The symbolic motifs that decorate this Honour Roll are digitised, animated versions of original paintings by Sydney based Turkish artist, Gulay Pelin.


The pocket watch motif acknowledges and celebrates changes in perspective over time and was inspired by a watch belonging to honour roll soldier, Muhittin Nami Kandemir – now a treasured possession of his grandson, Kaan Kandemir.


The floral motifs: tulip, waratah and poppy are depicted in Penç, Hitâyî and Goncagül Turkish art styles. Penç is a stylized four or five-petal flower as viewed from above; Hitâyî, a stylized flower in vertical section and Goncagül, the stylized horizontal section of an unopened flower bud.

The tulip, a wild flower from Central Asia, holds an important place in Turkish art and is regarded as holy. In Persian poetry tulips symbolize eternity. The tulip is the floral emblem of Istanbul.


The waratah is a totem of the Dharawal Aboriginal people of the southern and south-western Sydney basin. The Dharawal tell creation stories regarding the white waratah and the tragic occurrences that turned it red. The waratah is the floral emblem of NSW.


In Persian literature, poppies symbolize those who die for love. White poppies in particular have symbolised human sacrifice since the time of Genghis Khan – legend has it that white poppies sprang from the churned up, blood drenched fields where Khan’s enemies had been annihilated. Post WW1 concern that ‘the war to end all wars’ would be followed by a conflict even worse, prompted The Women’s Co-operative Guild of Britain to adopt the white poppy as a symbol of hope for peace. The Guild, which counted amongst its members many mothers, sisters, widows and sweethearts of men who died, were injured or imprisoned for refusing to participate, believed that ‘nations should never again resort to the terrible and ineffectual method of war for the settlement of international disputes’. Since then white poppies have been worn as an alternative or complement to red poppies on Remembrance Day and Anzac Day.


In Australia the use of a rising sun to symbolise the hope and optimism of a ‘new day’ is associated with Australia’s federation in 1901 and appears in the art and architecture of the time. The Australian Military badge commonly known as the ‘rising sun’ is in fact an arrangement of swords and bayonets inspired by a trophy of arms hanging on the office wall of Commander of the Australian Military Forces, General Sir Edward Hutton, in 1902.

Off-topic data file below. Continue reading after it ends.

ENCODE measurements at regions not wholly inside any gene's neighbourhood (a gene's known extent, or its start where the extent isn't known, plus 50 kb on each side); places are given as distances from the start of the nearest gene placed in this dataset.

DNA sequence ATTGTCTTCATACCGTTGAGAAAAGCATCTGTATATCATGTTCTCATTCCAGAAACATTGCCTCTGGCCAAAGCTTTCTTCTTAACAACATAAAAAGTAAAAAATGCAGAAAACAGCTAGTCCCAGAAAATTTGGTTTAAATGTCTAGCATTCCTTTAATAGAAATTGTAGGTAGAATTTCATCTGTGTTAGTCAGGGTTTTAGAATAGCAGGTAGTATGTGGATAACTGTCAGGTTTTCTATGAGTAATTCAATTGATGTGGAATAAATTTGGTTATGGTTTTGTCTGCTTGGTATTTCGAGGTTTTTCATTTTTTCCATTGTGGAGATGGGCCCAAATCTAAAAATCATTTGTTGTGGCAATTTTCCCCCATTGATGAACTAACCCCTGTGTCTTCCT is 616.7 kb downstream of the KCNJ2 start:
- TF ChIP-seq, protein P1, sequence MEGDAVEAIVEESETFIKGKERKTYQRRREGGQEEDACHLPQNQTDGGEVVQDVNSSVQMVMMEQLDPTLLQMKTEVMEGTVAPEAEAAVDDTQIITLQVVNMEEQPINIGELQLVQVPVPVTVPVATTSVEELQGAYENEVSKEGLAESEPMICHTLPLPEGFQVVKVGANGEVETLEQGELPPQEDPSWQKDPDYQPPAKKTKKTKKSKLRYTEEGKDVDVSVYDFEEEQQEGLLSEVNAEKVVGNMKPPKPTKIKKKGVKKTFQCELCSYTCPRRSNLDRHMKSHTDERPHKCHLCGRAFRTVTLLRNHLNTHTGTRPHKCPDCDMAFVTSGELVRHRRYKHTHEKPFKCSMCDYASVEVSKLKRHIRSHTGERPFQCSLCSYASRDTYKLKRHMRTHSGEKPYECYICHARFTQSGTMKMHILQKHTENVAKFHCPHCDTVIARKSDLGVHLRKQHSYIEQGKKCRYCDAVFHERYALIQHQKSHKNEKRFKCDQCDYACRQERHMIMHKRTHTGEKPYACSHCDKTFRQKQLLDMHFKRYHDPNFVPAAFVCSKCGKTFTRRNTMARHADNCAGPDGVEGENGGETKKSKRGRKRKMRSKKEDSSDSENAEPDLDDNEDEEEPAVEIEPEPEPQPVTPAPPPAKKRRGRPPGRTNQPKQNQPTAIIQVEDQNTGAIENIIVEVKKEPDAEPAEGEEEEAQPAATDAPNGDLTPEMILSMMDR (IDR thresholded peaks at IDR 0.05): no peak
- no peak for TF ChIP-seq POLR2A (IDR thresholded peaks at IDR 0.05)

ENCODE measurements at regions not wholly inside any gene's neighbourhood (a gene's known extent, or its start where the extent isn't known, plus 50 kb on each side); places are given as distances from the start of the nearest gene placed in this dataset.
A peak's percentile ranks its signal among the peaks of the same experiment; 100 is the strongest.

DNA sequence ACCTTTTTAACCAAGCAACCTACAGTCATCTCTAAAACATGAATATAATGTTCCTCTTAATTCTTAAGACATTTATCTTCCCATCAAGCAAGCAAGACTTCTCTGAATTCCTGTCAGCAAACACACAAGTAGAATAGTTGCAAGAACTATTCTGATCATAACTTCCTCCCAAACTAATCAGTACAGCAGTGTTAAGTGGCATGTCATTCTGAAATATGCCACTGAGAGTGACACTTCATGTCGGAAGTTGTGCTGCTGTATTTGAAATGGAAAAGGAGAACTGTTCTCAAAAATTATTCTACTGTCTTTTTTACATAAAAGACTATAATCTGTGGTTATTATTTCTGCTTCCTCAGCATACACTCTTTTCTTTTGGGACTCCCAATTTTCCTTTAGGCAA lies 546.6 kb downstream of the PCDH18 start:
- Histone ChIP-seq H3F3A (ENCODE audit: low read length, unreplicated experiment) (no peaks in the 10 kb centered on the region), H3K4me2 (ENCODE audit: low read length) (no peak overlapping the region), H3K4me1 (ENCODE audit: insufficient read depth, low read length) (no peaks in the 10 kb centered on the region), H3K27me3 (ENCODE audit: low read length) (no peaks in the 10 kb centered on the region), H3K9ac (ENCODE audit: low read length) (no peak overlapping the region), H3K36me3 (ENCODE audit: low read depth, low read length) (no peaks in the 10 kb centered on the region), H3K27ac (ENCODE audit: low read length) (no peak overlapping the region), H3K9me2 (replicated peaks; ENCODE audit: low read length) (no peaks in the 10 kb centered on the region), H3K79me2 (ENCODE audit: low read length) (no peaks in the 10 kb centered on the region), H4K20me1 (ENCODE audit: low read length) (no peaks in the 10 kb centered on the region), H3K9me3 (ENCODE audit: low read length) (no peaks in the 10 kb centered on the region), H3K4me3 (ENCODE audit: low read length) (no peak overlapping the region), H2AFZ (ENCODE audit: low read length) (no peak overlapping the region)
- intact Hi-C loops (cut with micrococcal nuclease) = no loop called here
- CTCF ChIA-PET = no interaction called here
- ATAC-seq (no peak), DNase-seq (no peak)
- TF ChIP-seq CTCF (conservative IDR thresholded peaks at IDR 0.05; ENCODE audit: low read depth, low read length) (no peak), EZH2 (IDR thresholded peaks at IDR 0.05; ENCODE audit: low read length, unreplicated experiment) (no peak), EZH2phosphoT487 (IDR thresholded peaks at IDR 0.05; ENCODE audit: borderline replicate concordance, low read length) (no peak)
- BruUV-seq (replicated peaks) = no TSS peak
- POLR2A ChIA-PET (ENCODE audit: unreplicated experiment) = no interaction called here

Star and crescent symbols were used across the ancient world. The peoples of Central Asia and Siberia used them in their worship of sun, moon, and sky gods. They appear in Sumerian iconology; represented the Carthaginian goddess Tanit and the Greek goddess Diana. The crescent moon and star has been associated with the Ottoman Empire since the 15th Century later becoming an internationally accepted symbol of Islam. In 1936, it was standardised in its current form as the national flag of the Turkish Republic.

Barton Stagg’s musical score for the Honour Roll, titled Into The Wires, features strings, amplified piano frame, and a melismatic microtonal solo flute part informed by Sufi musical tradition. Additional elements include: The Call to Prayer: recorded at Auburn Gallipoli Mosque in Sydney; A Lone Pine grove: a field recording made outside Canberra and sounds from the Western Front, recorded in 1917 by Lloyd G Stickells.

Into The Wires was inspired by Sir James Frazer’s description of the Ritual of Adonis, published in his 1922 book, The Golden Bough:
“And as the dead came back in the sprouting corn, so might they be thought to return in the spring flowers, waked from their long sleep by soft vernal airs …What more natural than to imagine that the violets and hyacinths, the roses and the anemones, sprang from their dust, were empurpled or incarnadined by their blood, and contained some portion of the spirit?“

The composer writes: This image of the dead, applied to the casualties of war, informed the music, along with Islamic and Christian perspectives on death in which, as Frazer writes, fear gives way to “religious emotions of this sensuous, visionary sort, hovering vaguely between pain and pleasure, between slumber and tears.”

Into The Wires is dedicated to all the Turkish and Australian composers and artists who fought at Gallipoli and especially Frederick Septimus Kelly, who wrote music from the trenches.

Victoria Harbutt
Curator/ Creative Director